The increased use of mobile money services has lifted 2% of Kenyan households from extreme poverty in the past nine years, according to a new study conducted by Massachusetts Institute of Technology scholars.
Investigating the financial and social impacts of mobile money transfer services on Kenyans since 2008, economists Taveet Suri and William Jack say that the services have increased daily per capita consumption levels of many poor homes from survival level of less than Sh125 (USD1.25) a day.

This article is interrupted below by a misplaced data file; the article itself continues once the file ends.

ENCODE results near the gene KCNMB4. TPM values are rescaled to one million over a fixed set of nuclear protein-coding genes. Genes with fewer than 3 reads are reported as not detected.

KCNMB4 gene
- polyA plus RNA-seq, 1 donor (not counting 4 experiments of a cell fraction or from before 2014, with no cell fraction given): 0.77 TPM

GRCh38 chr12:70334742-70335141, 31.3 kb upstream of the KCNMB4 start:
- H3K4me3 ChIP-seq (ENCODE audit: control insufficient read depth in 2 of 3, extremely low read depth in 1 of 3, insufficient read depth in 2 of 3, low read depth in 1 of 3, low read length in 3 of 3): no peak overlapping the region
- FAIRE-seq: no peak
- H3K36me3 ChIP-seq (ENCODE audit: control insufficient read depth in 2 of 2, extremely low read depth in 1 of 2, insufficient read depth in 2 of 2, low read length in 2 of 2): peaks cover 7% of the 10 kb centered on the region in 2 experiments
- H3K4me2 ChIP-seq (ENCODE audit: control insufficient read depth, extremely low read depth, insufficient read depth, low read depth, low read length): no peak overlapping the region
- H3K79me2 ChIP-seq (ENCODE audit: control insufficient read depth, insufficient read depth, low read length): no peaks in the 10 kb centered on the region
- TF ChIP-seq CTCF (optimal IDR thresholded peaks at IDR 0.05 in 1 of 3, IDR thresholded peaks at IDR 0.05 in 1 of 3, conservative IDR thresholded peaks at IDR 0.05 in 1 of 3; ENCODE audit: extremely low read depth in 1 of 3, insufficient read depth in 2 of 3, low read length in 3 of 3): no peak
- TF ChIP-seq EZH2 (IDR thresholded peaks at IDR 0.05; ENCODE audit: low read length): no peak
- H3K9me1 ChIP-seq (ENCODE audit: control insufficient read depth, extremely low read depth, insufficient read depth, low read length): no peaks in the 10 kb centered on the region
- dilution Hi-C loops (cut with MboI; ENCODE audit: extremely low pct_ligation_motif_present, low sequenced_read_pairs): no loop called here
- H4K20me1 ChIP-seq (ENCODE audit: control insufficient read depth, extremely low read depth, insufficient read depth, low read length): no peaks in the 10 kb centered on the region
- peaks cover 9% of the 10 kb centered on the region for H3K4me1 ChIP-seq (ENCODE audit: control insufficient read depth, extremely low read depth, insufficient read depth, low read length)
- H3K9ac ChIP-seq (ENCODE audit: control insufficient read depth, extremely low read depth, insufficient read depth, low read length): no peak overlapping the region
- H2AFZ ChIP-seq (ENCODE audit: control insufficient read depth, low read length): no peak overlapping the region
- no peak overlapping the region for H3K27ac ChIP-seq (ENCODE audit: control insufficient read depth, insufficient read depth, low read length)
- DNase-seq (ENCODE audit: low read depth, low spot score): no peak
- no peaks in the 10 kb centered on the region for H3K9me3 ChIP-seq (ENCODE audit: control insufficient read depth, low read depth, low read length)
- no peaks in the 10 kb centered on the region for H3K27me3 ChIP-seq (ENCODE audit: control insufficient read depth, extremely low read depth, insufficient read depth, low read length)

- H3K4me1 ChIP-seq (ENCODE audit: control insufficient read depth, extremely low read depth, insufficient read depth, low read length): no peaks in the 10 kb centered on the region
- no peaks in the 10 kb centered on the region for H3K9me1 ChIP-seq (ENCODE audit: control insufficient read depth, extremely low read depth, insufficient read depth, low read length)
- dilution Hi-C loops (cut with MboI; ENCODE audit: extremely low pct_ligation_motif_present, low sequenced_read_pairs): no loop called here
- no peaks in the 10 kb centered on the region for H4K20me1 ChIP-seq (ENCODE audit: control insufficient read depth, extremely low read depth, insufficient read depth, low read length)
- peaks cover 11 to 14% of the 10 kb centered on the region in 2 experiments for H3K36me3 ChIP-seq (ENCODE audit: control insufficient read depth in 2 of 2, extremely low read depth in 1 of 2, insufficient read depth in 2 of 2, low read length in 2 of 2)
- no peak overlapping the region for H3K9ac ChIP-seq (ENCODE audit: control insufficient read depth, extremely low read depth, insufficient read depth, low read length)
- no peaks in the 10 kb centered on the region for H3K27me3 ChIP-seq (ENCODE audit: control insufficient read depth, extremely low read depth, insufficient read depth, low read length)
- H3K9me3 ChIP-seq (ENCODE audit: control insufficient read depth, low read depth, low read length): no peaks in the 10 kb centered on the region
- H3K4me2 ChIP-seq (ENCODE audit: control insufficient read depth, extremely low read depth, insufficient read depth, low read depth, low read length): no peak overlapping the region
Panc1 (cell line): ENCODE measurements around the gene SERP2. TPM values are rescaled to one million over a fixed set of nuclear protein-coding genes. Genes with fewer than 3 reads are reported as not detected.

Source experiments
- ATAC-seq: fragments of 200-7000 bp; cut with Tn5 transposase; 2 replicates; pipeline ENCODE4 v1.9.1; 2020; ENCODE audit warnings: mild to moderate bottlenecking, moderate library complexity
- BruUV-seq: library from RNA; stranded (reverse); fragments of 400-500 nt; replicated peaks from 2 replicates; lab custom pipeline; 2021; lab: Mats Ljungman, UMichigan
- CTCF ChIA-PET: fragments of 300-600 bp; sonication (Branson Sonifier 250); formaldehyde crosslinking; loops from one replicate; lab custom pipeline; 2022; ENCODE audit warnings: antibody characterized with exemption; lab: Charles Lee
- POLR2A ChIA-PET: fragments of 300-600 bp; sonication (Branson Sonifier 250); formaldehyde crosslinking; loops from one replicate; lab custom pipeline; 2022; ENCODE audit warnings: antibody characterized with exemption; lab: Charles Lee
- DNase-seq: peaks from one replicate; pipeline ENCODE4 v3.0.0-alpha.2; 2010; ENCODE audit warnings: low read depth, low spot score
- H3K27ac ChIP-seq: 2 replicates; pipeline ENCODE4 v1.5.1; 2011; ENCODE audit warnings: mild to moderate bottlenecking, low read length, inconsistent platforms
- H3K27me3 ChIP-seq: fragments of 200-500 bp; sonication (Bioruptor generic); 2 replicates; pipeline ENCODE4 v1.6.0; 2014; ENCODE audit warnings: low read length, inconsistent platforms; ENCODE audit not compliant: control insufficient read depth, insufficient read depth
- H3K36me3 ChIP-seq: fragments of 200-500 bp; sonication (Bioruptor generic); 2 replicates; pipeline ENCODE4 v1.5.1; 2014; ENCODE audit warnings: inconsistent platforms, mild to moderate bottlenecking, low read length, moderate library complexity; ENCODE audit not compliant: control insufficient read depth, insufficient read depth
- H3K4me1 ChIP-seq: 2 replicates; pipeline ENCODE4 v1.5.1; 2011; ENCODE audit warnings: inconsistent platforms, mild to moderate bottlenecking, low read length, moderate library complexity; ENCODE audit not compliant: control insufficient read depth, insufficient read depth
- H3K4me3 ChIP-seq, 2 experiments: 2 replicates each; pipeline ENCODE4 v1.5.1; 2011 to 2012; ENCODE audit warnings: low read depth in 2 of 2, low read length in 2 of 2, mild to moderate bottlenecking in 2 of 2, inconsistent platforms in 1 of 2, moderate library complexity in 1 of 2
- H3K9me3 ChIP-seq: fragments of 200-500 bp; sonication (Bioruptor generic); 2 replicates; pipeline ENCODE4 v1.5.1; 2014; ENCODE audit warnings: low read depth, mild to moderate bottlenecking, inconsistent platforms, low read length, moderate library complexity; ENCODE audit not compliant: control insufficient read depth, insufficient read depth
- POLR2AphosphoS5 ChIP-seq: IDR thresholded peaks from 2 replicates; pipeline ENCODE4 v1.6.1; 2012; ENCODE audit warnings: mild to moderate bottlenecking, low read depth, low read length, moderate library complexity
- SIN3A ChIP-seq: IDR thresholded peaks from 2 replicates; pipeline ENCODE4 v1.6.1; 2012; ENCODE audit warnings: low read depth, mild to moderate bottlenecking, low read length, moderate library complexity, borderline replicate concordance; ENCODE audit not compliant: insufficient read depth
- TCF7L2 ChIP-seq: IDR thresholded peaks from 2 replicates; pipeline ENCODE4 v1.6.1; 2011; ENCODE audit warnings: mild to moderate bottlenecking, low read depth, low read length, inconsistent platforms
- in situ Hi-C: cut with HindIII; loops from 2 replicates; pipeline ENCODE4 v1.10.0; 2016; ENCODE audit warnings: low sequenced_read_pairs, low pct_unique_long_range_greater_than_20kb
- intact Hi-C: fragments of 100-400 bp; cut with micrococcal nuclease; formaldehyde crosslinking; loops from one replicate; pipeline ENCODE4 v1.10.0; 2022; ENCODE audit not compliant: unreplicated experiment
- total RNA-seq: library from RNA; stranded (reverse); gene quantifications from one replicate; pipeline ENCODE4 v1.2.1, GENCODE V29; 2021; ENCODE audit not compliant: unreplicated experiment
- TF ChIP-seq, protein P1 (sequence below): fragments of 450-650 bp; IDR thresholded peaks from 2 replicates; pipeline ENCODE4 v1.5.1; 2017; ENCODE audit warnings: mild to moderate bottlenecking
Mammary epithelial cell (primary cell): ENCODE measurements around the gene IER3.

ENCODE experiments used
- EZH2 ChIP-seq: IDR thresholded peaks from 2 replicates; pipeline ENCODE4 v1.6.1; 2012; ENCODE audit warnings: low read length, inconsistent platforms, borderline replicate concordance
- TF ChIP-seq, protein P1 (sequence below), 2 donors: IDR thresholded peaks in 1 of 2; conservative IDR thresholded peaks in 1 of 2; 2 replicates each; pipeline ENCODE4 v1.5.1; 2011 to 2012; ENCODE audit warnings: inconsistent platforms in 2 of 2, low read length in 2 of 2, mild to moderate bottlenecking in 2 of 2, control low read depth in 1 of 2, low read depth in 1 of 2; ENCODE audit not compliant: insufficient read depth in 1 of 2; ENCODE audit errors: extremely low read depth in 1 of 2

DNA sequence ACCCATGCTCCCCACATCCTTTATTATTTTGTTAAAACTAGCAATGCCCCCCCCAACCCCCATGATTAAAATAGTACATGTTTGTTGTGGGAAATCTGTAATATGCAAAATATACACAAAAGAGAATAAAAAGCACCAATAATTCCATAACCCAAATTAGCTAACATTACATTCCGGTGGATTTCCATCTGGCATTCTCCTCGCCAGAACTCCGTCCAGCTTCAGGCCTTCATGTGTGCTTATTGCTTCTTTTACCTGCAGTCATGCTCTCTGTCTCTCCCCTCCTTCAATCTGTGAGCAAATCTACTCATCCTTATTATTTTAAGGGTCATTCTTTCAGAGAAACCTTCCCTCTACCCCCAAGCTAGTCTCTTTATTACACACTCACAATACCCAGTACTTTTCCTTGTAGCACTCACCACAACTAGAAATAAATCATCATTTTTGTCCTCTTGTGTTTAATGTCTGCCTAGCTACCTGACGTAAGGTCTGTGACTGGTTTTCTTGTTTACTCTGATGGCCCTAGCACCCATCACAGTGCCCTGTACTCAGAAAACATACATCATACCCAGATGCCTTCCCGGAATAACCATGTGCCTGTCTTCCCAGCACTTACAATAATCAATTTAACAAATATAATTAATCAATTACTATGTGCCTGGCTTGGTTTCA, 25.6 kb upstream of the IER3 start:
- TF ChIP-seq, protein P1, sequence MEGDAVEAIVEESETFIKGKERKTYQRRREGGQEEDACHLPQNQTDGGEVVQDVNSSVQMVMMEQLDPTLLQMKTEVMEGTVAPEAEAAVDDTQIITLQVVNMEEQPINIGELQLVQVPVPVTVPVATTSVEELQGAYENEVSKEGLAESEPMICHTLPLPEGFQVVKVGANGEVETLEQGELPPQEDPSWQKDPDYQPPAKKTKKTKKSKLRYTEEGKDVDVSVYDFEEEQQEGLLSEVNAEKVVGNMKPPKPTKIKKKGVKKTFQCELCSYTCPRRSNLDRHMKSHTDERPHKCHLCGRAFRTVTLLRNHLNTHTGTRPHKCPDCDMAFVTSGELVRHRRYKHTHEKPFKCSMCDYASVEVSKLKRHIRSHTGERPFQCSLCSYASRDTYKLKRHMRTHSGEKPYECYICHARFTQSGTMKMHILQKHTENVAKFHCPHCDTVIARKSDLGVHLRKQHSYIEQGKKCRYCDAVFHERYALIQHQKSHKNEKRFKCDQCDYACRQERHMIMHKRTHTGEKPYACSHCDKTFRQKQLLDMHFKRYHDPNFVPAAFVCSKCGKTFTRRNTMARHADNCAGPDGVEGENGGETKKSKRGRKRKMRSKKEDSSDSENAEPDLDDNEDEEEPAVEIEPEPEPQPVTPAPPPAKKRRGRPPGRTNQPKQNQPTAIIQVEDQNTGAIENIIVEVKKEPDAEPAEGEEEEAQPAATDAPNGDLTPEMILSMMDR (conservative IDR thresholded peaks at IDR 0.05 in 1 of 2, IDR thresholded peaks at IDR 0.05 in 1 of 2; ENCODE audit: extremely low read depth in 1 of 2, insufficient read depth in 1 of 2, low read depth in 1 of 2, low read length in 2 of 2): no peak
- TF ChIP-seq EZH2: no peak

Women-headed households have especially benefited from this, notably by being able to even use the money to do business.
This has been made possible through improved financial management in terms of savings, and formation of more diverse risk-sharing networks, which have made them more financially resilient and able to protect themselves against economic shocks.
Underlying this cut in the poverty rate is the fact that money can change hands faster, with minimal inconvenience and at lower expenses than was the case previously.
Gone are the days when it was necessary either to travel physically to a location to give someone cash that they needed just to purchase something urgently or they had to use unreliable carriers in the form of public transport vehicles or other people.